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UK's first Unexplained Wealth Order issued

Monday 08 October 2018

The subject of the UK’s first Unexplained Wealth Order (UWO) is fighting to keep hold of her property after failing to reveal the source of her wealth, following a High Court Judgement.

The wife of a foreign banker from a non-EEA country, referred to only as "Mrs A", who's claimed to have spent hundreds of thousands on luxury goods from Harrods is at risk of losing her property unless she can prove how she was able to afford £22 million in UK real estate.

The UWO was issued in respect of a property bought in 2009 for £11.5 million via a company in the British Virgin Islands, which had a subsequent £7.5 million mortgage taken out against it from Barclays Suisse.

Unexplained Wealth Orders were introduced earlier in the year, amid escalating concern that the UK housing market was being used to launder cash by corrupt foreign politicians and officials.

The Government passed a law requiring all offshore owners of British property to disclose their true identities to a central register or face property seizures, jail sentences and unlimited fines.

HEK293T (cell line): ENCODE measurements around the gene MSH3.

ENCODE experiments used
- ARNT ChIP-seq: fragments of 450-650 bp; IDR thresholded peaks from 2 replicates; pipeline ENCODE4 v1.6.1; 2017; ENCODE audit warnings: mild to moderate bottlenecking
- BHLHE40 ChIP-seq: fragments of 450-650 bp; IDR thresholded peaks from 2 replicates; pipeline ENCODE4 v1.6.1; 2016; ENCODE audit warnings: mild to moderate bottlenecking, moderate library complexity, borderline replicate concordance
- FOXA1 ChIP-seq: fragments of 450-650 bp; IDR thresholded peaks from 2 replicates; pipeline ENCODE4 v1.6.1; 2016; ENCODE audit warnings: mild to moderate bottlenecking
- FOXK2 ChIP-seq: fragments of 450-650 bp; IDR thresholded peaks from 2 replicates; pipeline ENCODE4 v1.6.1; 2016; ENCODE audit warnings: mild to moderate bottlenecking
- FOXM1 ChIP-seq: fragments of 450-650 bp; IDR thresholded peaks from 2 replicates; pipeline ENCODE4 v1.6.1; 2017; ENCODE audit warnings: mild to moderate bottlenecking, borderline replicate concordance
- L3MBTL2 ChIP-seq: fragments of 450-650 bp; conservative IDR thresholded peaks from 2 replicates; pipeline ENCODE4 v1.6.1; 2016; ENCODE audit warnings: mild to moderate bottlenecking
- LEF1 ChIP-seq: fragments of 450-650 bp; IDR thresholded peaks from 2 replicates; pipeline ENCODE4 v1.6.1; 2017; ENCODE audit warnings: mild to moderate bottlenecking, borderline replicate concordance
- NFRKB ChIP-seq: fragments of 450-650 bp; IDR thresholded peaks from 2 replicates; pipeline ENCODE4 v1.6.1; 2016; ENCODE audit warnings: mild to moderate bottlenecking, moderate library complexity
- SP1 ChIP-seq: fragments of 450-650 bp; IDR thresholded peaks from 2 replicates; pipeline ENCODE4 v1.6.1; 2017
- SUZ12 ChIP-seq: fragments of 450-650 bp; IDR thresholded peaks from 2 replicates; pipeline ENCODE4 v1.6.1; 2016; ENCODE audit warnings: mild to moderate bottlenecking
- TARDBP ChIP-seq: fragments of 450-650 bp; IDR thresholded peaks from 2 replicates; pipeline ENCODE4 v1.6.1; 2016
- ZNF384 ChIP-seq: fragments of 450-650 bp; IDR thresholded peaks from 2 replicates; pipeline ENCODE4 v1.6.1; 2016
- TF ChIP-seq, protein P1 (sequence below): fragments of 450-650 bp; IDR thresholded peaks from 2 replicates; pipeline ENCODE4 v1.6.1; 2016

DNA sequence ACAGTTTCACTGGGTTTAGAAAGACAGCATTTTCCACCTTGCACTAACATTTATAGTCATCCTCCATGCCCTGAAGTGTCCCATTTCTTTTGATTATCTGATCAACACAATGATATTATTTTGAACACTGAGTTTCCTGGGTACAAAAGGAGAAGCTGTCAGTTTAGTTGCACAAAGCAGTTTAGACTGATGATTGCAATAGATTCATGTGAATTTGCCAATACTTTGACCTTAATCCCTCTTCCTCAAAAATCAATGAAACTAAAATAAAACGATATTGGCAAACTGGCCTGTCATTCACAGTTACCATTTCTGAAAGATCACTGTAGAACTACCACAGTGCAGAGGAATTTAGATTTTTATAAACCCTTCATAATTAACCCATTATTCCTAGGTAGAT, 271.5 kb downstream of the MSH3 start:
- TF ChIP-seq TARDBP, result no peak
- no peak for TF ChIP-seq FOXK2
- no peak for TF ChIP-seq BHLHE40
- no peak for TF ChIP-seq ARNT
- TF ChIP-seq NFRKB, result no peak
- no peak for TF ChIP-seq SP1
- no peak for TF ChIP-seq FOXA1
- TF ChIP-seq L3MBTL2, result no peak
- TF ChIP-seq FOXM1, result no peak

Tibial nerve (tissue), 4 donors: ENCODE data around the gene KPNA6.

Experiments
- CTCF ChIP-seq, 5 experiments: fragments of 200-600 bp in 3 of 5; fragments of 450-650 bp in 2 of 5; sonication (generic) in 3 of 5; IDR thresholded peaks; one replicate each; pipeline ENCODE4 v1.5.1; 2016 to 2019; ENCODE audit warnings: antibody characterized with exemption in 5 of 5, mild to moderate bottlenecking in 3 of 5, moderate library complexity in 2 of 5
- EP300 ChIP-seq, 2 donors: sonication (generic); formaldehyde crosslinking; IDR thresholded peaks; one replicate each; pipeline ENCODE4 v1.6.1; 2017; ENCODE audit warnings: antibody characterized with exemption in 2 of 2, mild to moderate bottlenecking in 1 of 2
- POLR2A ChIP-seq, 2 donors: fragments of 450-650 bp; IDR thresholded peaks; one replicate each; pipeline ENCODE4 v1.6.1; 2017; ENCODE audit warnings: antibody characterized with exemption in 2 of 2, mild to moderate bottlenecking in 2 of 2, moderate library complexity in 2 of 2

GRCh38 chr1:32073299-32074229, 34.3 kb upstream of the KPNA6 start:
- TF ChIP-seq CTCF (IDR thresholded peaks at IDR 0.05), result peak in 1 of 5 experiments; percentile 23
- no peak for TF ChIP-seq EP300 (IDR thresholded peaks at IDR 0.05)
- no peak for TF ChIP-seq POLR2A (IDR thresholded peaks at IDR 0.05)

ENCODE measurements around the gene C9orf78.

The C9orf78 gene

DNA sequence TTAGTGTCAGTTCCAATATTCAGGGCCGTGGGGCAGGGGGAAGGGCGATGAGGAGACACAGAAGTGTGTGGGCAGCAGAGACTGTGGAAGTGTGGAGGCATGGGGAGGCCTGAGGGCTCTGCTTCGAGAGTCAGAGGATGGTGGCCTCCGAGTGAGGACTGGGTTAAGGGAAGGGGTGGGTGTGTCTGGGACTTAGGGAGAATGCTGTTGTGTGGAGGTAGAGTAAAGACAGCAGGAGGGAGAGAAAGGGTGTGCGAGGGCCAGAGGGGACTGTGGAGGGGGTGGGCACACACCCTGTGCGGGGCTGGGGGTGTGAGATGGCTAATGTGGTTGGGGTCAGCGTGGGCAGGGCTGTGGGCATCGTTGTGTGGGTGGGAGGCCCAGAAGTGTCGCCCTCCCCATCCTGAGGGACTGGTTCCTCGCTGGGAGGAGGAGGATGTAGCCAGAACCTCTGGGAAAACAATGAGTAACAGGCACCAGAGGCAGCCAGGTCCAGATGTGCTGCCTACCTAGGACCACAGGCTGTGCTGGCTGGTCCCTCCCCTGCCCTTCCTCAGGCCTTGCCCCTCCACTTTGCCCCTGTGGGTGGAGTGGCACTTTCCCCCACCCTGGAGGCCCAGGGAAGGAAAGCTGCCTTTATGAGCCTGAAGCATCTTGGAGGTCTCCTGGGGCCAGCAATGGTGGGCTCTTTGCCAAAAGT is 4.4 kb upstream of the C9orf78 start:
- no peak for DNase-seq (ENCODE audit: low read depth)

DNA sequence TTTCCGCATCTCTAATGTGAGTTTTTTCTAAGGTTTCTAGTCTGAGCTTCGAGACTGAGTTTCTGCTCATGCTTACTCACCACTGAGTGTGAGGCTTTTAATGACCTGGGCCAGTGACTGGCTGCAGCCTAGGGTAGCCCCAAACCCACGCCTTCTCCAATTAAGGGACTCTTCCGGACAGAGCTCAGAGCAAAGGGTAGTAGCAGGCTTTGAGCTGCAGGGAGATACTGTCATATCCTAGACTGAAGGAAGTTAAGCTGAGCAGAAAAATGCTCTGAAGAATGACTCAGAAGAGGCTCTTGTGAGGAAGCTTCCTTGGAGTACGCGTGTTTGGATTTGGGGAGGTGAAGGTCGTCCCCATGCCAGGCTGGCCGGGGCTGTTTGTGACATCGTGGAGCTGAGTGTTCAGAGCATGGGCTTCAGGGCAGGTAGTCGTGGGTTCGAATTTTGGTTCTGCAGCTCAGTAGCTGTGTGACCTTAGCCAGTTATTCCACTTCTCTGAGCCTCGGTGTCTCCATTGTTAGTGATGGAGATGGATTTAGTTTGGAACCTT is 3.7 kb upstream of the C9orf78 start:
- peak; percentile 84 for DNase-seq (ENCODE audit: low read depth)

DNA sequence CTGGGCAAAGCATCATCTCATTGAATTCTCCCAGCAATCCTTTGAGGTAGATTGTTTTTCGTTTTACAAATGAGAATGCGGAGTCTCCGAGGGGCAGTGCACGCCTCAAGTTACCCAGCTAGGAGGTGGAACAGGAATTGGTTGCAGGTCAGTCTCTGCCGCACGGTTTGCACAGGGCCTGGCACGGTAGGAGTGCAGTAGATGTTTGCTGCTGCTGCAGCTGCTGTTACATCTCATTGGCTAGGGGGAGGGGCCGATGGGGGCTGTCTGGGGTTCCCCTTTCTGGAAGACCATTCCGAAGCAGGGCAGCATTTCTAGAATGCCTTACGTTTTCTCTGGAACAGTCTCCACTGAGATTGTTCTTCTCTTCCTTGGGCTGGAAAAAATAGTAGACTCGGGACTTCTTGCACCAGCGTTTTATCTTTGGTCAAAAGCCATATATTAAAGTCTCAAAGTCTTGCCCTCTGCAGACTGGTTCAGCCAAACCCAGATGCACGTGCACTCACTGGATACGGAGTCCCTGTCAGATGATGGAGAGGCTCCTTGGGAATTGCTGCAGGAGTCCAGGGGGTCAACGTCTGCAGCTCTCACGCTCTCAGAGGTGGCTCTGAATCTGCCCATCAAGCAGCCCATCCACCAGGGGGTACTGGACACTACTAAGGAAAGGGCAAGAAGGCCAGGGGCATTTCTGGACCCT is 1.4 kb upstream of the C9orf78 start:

The National Crime Agency (NCA) has previously estimated that £90 billion of criminal funds are laundered through the UK each year, with the London property sector being particularly vulnerable, and campaigners calling London “the money-laundering capital of the world”.

Mrs A appealed against the UWO, but the challenge was dismissed by Mr Justice Supperstone, and she has been given until Wednesday to appeal against the decision and apply for her anonymity to be extended. The assets and property will be frozen until a satisfactory explanation into how the property was purchased can be made.

Donald Toon, the NCA Director for Economic Crime, said: “I am very pleased that the court dismissed the respondent’s arguments today. This demonstrates that the NCA is absolutely right to ask probing questions about the funds used to purchase prime property. We will continue with this case and seek to quickly move others to the high court. We are determined to use the powers available to us to their fullest extent where we have concerns that we cannot determine legitimate sources of wealth.”

Duncan Hames, the Director of Policy at Transparency International UK, welcomed the ruling and applauded the court’s decision to hold the hearing in public.

“The UK has been long identified as a safe haven for corrupt money and despite successive governments recognising this, money-launderers have continued to hide their ill-gotten gains here,” he said. “Only firm enforcement action, as initiated with this case, will make a reality of ministers’ ambitions to create a hostile environment for dirty money in the UK.”